That being said, it's not like you're constantly removing the wheels. I always carried a 6" adjustable to take of my kids' bolt-on wheels when we rode, and it was light and perfectly fine for the job.
    Knows the weight of my bike to the nearest 10 pounds.

  10. #10
    Goes to 11. striknein's Avatar
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    Consider the 3Wrencho by Portland Design Works. Since it's got a flat on one end, you can use your foot for additional leverage if you've got a particularly stubborn axle nut. The flat also works as a tire lever.

    Nashbar sells a similar item with a bottle opener and spoke wrenches. The nice thing about that one is that it can double as a pedal wrench as well.

  11. #11
    Senior Member Rob_E's Avatar
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    I have this trouble times 3. Due to my unusual rear hub, it is bolted on with a different sized bolt on each side, plus an extra piece that is a 3rd size. I regularly travel with a set of Craftsmen Robogrip pliers. Not too heavy, not too light, but they fit multiple nuts and can be used in other ways as well. It is not the perfect tool for the job, but it works, and that's good enough for a seldom-used traveling tool. Still, having the properly-sized wrench can make things a lot easier. There are a few multi tools that incorporate a standard, 15mm wrench into it, so that might be worth investigating.

    While changing a rear flat on my bike is a hassle, I do feel like it has it's advantages in terms of security. If I'm concerned about theft, I always have to make sure the frame and the front wheel are locked to something. Someone has to be really determined if they want to steal my back wheel, even if it's not locked to anything.

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    Thanks all - what a lot of info! I used to carry an adjustable for the brakes (weinman side pulls) but the new bike only has 15mm wheel nuts so the cut-down wrench seems a sensible idea. I don't take the wheel off very often but got stuck recently with an adjustable that wouldn't stay 'adjusted' and it was a nightmare.

    QR is a nice idea but more effort than just cutting down a basic wrench.

  13. #13
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    Barcho wrenches are the best ones in terms of wobble at the moving bits.
    Cooltool includes a wrench on the toolbody.

  14. #14
    It's true, man.
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  15. #15
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    If you can find an old "Cool Tool," grab one. It is indeed a nifty gadget. Includes an adjustable wrench that has flat jaws, which also can serve as a cone wrench and even turn the included crank bolt socket. I don't think they make them anymore (correct me if I'm wrong), but I love mine. See http://www.mtbr.com/cat/accessories/...74_152crx.aspx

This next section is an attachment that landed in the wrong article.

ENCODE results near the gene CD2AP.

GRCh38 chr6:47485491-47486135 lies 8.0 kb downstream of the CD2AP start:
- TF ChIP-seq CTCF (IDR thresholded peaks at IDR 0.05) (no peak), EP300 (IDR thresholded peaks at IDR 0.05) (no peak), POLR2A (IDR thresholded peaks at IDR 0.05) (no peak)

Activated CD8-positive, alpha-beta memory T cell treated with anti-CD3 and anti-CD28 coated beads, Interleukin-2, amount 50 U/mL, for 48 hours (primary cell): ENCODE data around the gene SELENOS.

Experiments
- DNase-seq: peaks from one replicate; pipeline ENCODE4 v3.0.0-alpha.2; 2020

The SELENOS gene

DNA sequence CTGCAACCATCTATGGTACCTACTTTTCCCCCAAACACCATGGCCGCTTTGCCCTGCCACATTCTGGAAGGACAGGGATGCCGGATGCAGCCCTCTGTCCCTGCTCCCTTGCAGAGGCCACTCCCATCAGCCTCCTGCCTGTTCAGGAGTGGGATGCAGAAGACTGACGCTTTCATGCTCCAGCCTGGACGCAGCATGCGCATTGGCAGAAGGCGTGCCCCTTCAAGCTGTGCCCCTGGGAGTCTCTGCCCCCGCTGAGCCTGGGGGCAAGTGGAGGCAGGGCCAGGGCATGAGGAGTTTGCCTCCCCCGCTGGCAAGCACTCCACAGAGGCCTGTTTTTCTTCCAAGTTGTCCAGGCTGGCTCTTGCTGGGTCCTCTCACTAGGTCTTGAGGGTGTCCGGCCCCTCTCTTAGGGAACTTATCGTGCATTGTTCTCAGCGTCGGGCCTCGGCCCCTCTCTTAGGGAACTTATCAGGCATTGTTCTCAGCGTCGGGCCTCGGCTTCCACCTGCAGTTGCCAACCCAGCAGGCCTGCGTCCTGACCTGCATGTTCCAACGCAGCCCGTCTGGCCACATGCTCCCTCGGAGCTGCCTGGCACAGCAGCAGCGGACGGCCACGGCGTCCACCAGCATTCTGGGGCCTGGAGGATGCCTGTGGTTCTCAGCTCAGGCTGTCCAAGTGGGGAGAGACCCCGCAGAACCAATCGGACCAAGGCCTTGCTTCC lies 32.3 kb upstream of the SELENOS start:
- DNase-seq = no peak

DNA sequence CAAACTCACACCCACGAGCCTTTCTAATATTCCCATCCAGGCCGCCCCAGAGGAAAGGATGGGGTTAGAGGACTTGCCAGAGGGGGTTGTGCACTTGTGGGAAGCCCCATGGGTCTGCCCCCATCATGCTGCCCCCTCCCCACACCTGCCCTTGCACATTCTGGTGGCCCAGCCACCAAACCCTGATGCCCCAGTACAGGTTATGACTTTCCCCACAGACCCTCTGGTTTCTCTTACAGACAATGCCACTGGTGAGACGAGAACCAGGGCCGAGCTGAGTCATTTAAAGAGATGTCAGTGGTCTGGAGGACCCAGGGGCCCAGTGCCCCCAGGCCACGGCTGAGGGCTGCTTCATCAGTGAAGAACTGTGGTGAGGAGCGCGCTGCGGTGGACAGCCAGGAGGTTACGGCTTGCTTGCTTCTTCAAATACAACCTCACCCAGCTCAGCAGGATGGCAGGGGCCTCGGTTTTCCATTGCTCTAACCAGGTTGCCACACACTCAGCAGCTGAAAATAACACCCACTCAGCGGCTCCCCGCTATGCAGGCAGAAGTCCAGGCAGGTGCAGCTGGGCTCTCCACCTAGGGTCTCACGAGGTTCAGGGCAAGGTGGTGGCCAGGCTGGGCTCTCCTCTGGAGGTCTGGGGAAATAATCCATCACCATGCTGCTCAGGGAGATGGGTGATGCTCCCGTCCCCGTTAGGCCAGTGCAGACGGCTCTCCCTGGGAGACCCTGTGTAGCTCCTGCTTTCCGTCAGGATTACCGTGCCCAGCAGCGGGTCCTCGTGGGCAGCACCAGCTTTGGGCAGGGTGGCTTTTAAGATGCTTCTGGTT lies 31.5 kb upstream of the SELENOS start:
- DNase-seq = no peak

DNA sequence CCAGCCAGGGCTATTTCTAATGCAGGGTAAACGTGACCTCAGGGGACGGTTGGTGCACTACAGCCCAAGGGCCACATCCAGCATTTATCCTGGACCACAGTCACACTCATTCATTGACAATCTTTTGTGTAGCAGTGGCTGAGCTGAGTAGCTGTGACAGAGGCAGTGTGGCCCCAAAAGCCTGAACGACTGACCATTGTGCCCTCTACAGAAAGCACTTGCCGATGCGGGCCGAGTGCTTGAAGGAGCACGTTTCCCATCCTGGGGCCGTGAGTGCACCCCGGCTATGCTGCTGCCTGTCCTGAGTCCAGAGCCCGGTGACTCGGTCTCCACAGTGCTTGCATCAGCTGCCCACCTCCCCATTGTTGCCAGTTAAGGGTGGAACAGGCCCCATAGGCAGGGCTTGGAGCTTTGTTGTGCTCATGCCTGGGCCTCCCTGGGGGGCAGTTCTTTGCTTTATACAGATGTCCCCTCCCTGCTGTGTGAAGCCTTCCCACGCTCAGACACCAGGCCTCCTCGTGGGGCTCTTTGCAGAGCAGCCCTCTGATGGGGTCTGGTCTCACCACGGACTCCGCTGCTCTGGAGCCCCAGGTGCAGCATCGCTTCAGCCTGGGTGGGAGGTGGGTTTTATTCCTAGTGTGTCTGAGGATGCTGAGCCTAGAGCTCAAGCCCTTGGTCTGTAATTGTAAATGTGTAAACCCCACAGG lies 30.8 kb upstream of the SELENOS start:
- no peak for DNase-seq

Last edited by briwasson; 04-27-12 at 10:42 AM.

  16. #16
    Senior Member Rob_E's Avatar
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    Quote Originally Posted by truman View Post
    Always good to have a tool that doubles as a bottle opener. I think my cutterly set functions as a bottle opener. My keychain can be used as a bottle opener. My can opener can be used as a bottle opener. And then I have a purpose-specific bottle opener. I may not be able to pedal this load up hill, but I can surely open a bottle to celebrate having walked to the top!

  17. #17
    coprolite fietsbob's Avatar
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    is Park RW1 still even made? I got mine over 25 years ago..

    A 6" adjustable wrench is useful.. I got the pedal extender "Knee Savers",
    you need an 18mm open end to get those tight on the crank arms.

  18. #18
    Senior Member staehpj1's Avatar
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    Quote Originally Posted by fietsbob View Post
    is Park RW1 still even made? I got mine over 25 years ago..

    A 6" adjustable wrench is useful.. I got the pedal extender "Knee Savers",
    you need an 18mm open end to get those tight on the crank arms.
    Nashbar still has them or at least did recently

  19. #19
    Fred-ish rogerstg's Avatar
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    Quote Originally Posted by mulveyr View Post
    Adjustable wrenches in general are not "great" in the sense that they grip only on two flats, as opposed to proper wrenches that grip on more. Thus, there's a greater chance of stripping nuts or bolt heads.

    That being said, it's not like you're constantly removing the wheels. I always carried a 6" adjustable to take of my kids' bolt-on wheels when we rode, and it was light and perfectly fine for the job.
    That's my point, for occasional use it sure beats bringing separate full wrenches on a tour and is at least a little bit multifunction. The kind of bike that has bolt on wheels often also use nuts in a number of other places as well.

  20. #20
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    My commuter bike is an Alfine drivetrain. I carry the Lezyne Sabre Levers since they double as wrench and tire levers.

  21. #21
    Senior Member Aushiker's Avatar
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    Quote Originally Posted by rogerstg View Post
    I can't understand how an adjustable wrench "isn't great for the bike." It can be used for a variety of sizes, including as a spoke wrench.
    I agree



    Regards
    Andrew
    Attached Images Attached Images

  22. #22
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    I've been using a cut down adjustable wrench in my tool kits as of late as I need one to take apart both the rear wheel on my touring bike and both wheels on my road bike. Works just fine, though I may need to use a rock to hammer off a very tight wheel nut now and then. It can be a bit hard to spin on and off a pedal however.